It has been pointed that that in the Hellenistic world in which Jesus lived and Luke wrote, relationships were typically viewed as reciprocal.  If one behaved generously towards another, it was with the expectation that at some point in the future, such generosity would be returned.  Favors extended were favors expected.  Love given was love expected.  Kindness shared was kindness expected.  It reminds me a bit of when we lived out in a neighborhood of Yokohoma, Japan, when any gift received from a Japanese neighbor meant one had to return a gift of equal or greater value.  If it was greater, it might mean they would have to get a more expensive gift in return.  If it was lesser, it could be viewed as an insult.

Jesus questions such a way of being in three clear statements amid this passage.

“If you love those who love you, what credit is that to you?  For even sinners love those who love them.”

“If you do good to those who do good to you, what credit is that to you?  For even sinners do the same.”

“If you lend to those from whom you hope to receive, what credit is that to you?  Even sinners lend to sinners, to receive as much again.”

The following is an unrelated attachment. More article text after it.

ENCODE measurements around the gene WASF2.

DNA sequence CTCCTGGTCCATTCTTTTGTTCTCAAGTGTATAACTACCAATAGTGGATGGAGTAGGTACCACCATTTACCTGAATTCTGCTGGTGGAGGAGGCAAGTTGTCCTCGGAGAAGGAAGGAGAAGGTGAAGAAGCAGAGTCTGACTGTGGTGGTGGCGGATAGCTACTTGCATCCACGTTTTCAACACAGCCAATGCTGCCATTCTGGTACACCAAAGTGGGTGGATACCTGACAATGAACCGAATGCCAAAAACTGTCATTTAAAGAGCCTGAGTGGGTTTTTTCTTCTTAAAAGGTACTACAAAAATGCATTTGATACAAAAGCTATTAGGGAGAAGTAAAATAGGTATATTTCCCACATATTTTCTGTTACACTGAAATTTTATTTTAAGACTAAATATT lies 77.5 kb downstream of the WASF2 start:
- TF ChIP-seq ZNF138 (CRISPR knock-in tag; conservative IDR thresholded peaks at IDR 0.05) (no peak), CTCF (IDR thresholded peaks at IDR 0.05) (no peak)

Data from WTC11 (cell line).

You see, this would have made sense to those with means, while the Gospel is concerned with those of little or no means, economically, socially, and yes – relationally.  That’s why there is that emphatic modifier in the Gospel when Jesus said “BUT…” before going on to describe how the Kingdom of God is different.

There are no strings.

There is no quid pro quo.

There is only being of grace… a new way of being in the world, one in which we imitate God who is kind to the ungrateful and the wicked.  It isn’t a whole new thought in God’s word, as evidenced in Hosea chapter 11, where God wrestled with God’s own hurt, before saying:

How can I give you up, Ephraim?
How can I hand you over, O Israel?
How can I make you like Admah?
How can I treat you like Zeboiim?
My heart recoils within me;
my compassion grows warm and tender
. [Hosea 11:8]

Why?  In the 9th verse, God says:  “for I am God and no mortal, the Holy One in your midst, and I will not come in wrath.”  God remembered His identity, that He is the Creator and the Creator can do nothing but love His creatures.  God cannot be any other way.  In Christ, we witness this, in and through the Cross.  It isn’t the same as approving of any and all behaviors or anything else, but the knowing who one is as a being — and thus going on to behave without conditions.  It is God’s strategy, not a sentiment, one that combats attitude, utterance, and abuse.  Unlike the eros kind of romantic love or the philia kind of friendship love, this is agape love – a love which has nothing to do with merit, only the choice of who one is in relationship to others.